I've planted grass seeds, lettuce seeds, bean seeds, but never tree seeds.

I never expected a hundred percent germination rate.

This fall, I'll transplant a few to other parts of the yard, and look for others who might want a lucky Buckeye tree.

Sunday, June 10, 2012

Making friends is tough to do

The new ram lamb arrived yesterday -- and I imagine he feels like a sixth-grader enrolling in a new school in April.

All of the friendships and pecking orders have been established, and he is the outsider.

But he knows enough to stick with the flock and to enjoy the grass. In time, he'll make some friends and become part of the flock.

PHOTO: The new ram, Rico Suave, lies down while the rest of the flock looks on.

Sunday, June 3, 2012

Hoof Trimming (Or, I don't see myself going pro)

Yesterday was hoof trimming for the 14 ewes.

If you're counting, which I was during the 90-minute project, that's 56 feet or 112 toes.

The tools of the trade are simple: one pair of leather gloves, a set of handheld sheep trimmers and two humans: one to hold the ewe, the other to trim.

Years ago, the spouse volunteered to be the holder. I give the shots, administer the deworming and trim hooves.

For hoof trimming, some sit sheep on their butts; others put them on a tilt table; some -- like us -- trim with the ewes standing.

For the hind feet, I use the farrier technique. Standing with my back to the ewe, I grasp the ewe's foot between my legs and trim. For the front feet, I kneel or squat next to the ewe.

During trimming, I notice we have four types of ewes:

The Agreeable Girl: These are the rare ones who stand quietly while I trim hooves.

The Acrobatic Girl: These are usually the young ones who hop around on three legs, kick, buck, rear, twist and try other manners of escape.

The Passive Protester: These are usually the older ewes who accept their fate, but refuse to make my life easy. When I lift up a front foot, they fall to their knees and grunt. I ignore their antics and trim.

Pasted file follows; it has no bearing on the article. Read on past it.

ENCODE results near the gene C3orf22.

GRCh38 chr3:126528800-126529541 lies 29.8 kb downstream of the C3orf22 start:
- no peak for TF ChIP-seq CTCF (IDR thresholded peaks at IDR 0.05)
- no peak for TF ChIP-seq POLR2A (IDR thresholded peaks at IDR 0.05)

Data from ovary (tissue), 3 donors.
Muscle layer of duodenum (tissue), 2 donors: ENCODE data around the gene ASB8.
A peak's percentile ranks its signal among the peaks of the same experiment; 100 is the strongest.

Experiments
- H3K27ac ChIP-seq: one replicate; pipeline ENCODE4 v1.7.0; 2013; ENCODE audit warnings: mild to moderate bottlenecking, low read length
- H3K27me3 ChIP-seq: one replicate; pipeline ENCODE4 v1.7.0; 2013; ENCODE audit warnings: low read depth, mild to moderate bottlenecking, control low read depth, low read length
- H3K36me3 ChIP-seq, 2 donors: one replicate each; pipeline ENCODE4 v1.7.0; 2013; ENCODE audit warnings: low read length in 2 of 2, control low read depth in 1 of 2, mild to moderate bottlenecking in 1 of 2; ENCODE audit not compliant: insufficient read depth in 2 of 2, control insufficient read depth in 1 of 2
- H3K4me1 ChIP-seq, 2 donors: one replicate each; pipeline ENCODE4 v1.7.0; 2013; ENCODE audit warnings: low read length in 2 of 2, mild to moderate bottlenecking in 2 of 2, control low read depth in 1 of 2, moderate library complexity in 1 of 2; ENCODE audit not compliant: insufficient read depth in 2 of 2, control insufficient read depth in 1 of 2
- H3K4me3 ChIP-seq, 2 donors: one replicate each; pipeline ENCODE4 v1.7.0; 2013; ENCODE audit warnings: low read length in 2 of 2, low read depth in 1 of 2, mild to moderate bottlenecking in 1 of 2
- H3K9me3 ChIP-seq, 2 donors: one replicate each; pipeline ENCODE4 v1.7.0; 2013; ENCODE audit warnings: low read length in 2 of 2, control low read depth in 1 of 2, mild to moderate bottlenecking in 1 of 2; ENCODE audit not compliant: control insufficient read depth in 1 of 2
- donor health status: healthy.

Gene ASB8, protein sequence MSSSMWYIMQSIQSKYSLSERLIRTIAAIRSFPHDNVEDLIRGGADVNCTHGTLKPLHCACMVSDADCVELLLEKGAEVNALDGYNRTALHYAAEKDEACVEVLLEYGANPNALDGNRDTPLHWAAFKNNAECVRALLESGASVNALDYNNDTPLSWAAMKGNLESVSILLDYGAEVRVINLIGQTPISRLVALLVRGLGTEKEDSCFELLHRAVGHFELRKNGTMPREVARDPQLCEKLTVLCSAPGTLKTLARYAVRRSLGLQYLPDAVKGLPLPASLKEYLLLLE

The Butt Pushers: These ewes are the reason I have screaming hamstrings today. When working on their hind feet, they lean their weight into me. These ewes are supposed to weigh 130-160 pounds. So, unless my bathroom scale is wrong, I should be able to outpush some of them. I can't. They back, I brace and slide toward the wall. At this point, the spouse steps in, moves the ewe forward and hangs onto her neck. I trim and trim and trim, and wonder how we can get more Agreeable Girls in the flock.

Friday, June 1, 2012

Not Even the Cupcakes are Safe

I haven't had a Bad Dewey Kitty story for weeks.

This spring, the orange kitty insisted on going outside. He spends hours each day chasing butterflies and galloping after birds. Even with his goofy gait, he's managed to catch a few. In the past months, he's mastered tree-climbing and continues to work on getting those outdoor cats to play.

When he comes inside in the evening, he's tired and ready to sleep.

But when the temperatures dipped into the 50s and the rains came, he didn't want to go outside. He snuggled and slept, until he was no longer tired. Then, his hunting instinct kicked in.

When I came downstairs to pack my lunch, I found the box with the cupcakes turned upside down. Upon righting it, I noticed the chewed and torn hole in the corner.

"Dewey," I muttered.

He sauntered to me and rubbed against my legs... Just like old times.